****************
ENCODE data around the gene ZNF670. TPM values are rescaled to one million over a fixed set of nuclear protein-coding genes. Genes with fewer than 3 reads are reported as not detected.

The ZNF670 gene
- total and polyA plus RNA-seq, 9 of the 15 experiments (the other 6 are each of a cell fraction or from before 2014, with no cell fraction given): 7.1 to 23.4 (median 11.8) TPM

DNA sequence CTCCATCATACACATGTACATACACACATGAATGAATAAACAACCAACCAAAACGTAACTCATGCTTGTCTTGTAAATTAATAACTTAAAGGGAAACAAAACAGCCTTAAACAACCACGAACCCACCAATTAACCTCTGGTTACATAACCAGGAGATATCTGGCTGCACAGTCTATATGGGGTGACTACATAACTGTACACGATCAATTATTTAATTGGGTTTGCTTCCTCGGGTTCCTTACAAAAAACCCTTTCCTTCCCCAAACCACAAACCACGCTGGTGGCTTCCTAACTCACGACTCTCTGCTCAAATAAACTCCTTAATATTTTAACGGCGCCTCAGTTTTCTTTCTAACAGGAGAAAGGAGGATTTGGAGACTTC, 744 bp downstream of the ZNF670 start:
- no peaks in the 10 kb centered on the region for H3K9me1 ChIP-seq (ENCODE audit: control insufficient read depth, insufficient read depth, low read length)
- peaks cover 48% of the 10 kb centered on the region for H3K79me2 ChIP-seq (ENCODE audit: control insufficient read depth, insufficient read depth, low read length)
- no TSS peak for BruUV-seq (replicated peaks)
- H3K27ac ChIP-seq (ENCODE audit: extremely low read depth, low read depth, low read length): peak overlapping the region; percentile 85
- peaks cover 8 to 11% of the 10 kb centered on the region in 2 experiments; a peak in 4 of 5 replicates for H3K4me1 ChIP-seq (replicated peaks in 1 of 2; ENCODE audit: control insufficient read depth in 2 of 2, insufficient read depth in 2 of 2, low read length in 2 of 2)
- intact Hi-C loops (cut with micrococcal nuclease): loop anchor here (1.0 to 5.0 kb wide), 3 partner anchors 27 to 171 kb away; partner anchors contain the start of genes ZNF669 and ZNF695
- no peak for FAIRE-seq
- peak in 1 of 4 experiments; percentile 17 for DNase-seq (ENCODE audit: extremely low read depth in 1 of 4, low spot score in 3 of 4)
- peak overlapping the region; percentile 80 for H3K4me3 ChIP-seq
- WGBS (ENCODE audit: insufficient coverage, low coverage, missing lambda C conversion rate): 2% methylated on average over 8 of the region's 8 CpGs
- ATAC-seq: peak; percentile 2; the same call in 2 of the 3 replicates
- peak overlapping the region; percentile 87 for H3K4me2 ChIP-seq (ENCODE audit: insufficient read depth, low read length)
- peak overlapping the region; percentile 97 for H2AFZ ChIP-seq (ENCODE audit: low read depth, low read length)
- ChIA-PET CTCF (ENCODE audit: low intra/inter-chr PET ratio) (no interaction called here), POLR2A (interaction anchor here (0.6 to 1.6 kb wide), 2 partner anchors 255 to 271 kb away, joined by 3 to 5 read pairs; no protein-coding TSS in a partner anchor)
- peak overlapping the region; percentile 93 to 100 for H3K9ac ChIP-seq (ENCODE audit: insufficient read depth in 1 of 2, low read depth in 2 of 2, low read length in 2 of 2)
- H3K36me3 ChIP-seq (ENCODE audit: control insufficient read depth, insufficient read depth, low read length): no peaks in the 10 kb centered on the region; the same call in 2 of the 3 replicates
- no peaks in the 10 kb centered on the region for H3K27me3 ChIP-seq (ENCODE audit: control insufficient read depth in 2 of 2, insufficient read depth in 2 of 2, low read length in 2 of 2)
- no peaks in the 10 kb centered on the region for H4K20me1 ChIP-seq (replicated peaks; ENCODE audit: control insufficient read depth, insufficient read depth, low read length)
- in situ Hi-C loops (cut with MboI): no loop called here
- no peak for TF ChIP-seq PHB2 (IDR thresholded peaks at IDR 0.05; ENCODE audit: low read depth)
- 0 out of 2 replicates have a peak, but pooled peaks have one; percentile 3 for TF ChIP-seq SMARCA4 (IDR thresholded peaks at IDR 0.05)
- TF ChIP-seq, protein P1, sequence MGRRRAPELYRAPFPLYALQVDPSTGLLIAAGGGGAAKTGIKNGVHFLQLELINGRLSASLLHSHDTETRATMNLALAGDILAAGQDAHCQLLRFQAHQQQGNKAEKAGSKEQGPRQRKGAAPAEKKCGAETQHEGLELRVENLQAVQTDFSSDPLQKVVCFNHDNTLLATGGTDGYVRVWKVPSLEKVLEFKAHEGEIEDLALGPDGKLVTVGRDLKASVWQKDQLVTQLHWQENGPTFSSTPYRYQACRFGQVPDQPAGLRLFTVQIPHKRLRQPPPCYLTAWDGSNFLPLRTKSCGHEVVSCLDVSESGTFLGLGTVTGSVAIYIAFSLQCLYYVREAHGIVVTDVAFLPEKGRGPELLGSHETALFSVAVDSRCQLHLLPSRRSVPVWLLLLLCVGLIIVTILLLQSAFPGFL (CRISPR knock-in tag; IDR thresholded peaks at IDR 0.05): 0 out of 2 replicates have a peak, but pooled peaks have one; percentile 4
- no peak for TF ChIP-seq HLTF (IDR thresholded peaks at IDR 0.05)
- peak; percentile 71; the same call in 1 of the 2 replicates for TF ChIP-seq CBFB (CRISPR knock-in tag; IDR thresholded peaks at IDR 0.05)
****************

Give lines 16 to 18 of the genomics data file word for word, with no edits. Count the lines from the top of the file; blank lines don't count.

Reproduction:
- peak overlapping the region; percentile 87 for H3K4me2 ChIP-seq (ENCODE audit: insufficient read depth, low read length)
- peak overlapping the region; percentile 97 for H2AFZ ChIP-seq (ENCODE audit: low read depth, low read length)
- ChIA-PET CTCF (ENCODE audit: low intra/inter-chr PET ratio) (no interaction called here), POLR2A (interaction anchor here (0.6 to 1.6 kb wide), 2 partner anchors 255 to 271 kb away, joined by 3 to 5 read pairs; no protein-coding TSS in a partner anchor)